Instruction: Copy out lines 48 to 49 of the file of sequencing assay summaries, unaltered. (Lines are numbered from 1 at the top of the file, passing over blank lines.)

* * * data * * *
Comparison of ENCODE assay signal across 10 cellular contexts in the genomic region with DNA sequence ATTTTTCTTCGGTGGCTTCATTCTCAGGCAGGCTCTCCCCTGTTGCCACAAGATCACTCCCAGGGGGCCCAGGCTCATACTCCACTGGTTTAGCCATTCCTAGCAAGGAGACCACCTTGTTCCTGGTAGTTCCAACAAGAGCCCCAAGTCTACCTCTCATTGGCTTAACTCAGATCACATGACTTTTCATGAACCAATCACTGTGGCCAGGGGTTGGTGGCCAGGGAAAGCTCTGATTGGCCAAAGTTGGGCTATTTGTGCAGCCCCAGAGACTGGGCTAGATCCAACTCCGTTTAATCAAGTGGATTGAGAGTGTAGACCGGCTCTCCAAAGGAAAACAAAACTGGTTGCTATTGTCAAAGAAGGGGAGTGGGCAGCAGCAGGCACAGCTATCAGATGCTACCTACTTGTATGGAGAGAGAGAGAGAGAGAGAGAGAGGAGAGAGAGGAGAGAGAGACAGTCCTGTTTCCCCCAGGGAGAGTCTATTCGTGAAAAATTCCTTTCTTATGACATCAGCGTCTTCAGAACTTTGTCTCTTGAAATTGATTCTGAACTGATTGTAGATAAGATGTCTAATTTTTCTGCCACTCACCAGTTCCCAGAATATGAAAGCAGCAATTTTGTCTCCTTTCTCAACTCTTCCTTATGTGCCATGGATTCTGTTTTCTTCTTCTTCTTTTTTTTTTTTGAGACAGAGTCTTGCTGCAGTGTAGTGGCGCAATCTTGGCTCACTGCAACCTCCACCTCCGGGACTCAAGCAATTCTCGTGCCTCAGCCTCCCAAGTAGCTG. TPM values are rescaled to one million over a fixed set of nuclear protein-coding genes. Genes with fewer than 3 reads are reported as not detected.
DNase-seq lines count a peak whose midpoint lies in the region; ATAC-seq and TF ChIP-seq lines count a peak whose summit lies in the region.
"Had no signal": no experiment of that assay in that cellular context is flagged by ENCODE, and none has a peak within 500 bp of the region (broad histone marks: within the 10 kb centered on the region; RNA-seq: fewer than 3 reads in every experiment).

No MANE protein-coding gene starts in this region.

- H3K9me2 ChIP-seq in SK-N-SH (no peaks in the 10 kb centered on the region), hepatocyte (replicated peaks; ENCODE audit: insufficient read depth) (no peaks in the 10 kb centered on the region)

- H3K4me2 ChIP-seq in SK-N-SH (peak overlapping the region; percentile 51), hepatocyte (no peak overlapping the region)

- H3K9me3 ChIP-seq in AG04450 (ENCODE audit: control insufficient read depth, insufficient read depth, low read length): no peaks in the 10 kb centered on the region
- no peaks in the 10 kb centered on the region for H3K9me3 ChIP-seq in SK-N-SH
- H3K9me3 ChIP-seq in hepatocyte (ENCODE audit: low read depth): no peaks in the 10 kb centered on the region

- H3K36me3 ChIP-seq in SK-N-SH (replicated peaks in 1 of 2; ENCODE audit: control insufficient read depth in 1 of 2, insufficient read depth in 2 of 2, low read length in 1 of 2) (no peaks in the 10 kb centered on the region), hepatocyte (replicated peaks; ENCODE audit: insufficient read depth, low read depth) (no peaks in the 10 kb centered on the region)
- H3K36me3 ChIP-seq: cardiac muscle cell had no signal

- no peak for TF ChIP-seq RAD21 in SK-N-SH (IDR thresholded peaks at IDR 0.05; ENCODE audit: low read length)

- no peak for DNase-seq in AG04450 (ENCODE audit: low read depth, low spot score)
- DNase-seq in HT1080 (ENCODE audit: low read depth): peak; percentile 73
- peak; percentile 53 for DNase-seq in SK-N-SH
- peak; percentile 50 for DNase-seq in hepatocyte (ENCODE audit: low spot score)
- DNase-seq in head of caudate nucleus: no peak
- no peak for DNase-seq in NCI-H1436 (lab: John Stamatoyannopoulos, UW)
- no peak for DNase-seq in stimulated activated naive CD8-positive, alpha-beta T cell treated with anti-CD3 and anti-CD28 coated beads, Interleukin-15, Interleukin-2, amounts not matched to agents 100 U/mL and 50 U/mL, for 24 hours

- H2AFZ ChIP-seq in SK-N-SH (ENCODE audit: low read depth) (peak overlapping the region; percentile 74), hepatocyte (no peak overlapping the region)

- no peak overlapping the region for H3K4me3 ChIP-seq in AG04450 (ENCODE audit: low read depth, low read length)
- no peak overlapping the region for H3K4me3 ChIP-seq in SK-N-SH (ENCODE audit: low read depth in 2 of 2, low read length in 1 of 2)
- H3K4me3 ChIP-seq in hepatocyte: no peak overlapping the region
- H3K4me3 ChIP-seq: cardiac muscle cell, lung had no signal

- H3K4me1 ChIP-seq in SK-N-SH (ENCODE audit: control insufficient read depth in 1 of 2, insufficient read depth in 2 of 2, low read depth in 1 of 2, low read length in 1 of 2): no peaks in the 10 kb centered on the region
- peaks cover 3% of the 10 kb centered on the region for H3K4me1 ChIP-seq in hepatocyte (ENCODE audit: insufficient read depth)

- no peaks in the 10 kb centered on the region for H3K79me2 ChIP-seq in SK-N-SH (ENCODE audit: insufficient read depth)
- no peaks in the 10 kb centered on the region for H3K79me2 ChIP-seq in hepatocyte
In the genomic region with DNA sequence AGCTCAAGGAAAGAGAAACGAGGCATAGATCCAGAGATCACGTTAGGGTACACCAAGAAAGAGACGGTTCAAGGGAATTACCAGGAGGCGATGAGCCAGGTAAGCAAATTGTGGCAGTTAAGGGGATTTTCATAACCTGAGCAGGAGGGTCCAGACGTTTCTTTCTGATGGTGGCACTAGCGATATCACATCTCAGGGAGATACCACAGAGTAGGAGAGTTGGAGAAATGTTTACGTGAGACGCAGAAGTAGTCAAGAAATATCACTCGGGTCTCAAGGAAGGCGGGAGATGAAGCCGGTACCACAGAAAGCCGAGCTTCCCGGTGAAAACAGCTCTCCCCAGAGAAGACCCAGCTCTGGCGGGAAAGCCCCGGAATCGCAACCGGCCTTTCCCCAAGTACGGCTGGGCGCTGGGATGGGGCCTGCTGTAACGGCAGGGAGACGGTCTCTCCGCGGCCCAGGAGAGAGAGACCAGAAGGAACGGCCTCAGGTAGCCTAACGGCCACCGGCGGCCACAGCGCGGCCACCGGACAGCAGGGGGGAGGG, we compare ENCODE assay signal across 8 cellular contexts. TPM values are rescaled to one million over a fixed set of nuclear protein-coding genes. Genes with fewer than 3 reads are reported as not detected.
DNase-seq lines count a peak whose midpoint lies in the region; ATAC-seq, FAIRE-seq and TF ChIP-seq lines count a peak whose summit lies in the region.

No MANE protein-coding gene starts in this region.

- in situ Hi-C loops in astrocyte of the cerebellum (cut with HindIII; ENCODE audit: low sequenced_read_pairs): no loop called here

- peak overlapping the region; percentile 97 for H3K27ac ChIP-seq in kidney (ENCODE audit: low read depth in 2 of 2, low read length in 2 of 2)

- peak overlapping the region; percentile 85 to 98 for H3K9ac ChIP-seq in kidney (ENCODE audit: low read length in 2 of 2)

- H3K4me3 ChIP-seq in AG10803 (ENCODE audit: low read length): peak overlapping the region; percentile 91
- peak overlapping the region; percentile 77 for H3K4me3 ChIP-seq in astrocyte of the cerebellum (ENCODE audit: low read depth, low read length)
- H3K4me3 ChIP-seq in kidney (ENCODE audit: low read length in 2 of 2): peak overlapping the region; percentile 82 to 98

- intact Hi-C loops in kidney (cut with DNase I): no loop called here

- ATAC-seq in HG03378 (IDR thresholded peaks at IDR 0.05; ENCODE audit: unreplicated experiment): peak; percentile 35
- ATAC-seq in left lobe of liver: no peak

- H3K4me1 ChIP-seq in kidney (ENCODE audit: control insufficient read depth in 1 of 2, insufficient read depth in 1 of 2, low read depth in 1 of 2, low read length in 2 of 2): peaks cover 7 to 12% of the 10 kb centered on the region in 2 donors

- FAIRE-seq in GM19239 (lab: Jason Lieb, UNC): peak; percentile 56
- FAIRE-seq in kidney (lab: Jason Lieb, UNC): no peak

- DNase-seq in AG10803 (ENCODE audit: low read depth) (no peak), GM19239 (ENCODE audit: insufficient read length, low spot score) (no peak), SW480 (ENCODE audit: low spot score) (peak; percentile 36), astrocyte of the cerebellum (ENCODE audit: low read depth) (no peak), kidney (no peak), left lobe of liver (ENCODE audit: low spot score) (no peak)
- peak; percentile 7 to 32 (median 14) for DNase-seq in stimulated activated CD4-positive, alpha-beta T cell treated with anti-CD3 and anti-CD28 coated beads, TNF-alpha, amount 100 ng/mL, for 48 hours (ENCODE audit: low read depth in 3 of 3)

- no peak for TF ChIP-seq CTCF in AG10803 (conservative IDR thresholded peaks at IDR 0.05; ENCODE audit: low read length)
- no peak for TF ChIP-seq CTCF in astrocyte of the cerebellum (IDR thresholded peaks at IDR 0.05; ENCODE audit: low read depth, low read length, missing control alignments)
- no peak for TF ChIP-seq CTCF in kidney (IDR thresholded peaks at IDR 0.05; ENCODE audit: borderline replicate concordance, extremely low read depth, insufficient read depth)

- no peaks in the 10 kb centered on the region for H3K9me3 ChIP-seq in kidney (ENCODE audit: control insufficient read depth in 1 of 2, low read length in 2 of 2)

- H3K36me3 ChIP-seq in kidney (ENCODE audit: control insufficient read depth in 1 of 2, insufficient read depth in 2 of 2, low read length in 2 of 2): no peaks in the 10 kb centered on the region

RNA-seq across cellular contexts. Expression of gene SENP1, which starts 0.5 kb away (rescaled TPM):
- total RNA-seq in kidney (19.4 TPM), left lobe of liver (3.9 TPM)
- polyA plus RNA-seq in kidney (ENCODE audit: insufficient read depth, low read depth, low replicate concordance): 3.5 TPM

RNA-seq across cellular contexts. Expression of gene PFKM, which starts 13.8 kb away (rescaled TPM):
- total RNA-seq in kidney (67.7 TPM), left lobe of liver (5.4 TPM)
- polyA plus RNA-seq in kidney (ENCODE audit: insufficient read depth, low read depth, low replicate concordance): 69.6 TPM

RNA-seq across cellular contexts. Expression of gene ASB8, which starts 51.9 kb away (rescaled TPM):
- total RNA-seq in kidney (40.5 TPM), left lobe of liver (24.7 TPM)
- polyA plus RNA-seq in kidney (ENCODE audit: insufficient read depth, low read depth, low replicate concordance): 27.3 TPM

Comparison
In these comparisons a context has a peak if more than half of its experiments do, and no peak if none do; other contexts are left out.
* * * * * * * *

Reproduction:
- no peak for TF ChIP-seq CTCF in kidney (IDR thresholded peaks at IDR 0.05; ENCODE audit: borderline replicate concordance, extremely low read depth, insufficient read depth)

- no peaks in the 10 kb centered on the region for H3K9me3 ChIP-seq in kidney (ENCODE audit: control insufficient read depth in 1 of 2, low read length in 2 of 2)